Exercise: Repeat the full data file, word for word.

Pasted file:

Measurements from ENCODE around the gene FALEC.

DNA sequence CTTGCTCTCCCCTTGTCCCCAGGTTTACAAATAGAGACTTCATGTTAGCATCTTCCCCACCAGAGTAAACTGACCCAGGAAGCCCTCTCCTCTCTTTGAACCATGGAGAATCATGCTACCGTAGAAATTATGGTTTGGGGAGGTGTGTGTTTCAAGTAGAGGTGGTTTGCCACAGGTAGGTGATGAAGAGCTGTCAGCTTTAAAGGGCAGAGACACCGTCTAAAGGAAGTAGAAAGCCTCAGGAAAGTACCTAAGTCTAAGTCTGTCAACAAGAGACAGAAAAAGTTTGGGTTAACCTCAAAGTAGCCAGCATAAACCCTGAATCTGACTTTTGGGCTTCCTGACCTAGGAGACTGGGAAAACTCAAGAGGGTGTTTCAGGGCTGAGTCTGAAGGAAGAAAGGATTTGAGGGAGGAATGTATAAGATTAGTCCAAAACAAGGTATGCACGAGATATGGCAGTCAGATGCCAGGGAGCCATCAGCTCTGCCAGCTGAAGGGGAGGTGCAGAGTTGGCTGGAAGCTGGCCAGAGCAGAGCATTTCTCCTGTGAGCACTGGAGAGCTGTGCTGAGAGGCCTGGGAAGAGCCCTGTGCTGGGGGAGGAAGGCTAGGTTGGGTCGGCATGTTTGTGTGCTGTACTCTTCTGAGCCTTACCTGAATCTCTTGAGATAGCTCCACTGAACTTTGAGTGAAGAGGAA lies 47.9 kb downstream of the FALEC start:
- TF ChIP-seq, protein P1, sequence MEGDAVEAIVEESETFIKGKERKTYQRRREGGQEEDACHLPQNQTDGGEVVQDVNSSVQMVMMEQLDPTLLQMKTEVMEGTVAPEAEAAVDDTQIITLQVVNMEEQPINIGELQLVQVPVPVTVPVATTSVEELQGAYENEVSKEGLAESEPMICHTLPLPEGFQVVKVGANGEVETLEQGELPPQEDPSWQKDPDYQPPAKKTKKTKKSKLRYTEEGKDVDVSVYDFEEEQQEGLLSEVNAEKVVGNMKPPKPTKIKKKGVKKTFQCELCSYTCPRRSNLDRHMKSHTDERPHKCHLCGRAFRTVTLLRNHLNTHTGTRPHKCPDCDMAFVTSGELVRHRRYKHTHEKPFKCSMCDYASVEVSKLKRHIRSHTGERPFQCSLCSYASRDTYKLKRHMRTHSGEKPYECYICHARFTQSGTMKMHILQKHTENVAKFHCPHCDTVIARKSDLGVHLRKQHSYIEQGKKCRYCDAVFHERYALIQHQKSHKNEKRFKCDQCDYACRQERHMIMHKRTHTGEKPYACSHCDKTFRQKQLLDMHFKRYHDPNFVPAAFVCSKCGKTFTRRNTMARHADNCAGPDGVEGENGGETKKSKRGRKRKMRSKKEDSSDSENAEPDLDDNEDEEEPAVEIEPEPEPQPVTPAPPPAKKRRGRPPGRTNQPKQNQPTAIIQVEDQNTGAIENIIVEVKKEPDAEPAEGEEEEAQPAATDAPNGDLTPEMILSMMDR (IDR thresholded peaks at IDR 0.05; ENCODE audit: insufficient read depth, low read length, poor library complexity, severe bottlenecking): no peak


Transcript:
Measurements from ENCODE around the gene FALEC.

DNA sequence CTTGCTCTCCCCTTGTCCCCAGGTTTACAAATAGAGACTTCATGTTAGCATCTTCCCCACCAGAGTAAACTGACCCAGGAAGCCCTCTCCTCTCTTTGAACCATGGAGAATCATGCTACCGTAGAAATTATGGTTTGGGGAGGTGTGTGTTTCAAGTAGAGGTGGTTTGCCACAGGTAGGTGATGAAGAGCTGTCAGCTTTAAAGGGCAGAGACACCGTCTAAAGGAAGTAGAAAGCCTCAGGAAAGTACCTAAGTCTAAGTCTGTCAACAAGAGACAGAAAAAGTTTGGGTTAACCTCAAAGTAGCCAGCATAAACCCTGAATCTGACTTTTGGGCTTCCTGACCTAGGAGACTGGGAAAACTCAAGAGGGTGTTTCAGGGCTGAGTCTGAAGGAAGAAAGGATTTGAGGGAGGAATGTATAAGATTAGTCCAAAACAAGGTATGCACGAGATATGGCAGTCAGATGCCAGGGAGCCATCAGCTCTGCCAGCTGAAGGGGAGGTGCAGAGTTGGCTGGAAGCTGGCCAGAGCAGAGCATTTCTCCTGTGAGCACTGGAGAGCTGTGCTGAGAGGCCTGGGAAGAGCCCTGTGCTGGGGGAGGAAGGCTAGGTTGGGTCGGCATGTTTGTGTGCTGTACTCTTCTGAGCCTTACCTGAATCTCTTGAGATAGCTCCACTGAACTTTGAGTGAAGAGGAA lies 47.9 kb downstream of the FALEC start:
- TF ChIP-seq, protein P1, sequence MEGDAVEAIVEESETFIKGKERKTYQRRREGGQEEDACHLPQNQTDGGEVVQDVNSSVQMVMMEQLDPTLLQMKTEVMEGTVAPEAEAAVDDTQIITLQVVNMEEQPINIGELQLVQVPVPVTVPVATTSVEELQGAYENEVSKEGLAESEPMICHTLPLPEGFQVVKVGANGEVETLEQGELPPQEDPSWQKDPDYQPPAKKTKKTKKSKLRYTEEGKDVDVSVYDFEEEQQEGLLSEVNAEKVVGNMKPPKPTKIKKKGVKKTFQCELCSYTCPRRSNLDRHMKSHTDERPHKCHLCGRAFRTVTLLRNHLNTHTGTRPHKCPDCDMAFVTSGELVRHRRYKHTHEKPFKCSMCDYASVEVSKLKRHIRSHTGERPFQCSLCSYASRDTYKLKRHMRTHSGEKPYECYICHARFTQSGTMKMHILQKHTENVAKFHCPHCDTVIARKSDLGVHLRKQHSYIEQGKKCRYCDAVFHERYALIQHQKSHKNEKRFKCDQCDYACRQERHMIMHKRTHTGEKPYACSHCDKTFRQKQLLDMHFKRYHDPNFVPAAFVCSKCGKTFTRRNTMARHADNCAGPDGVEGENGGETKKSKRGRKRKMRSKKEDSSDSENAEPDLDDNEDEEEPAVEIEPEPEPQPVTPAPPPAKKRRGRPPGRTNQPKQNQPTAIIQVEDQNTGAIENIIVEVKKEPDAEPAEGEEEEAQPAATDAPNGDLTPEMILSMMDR (IDR thresholded peaks at IDR 0.05; ENCODE audit: insufficient read depth, low read length, poor library complexity, severe bottlenecking): no peak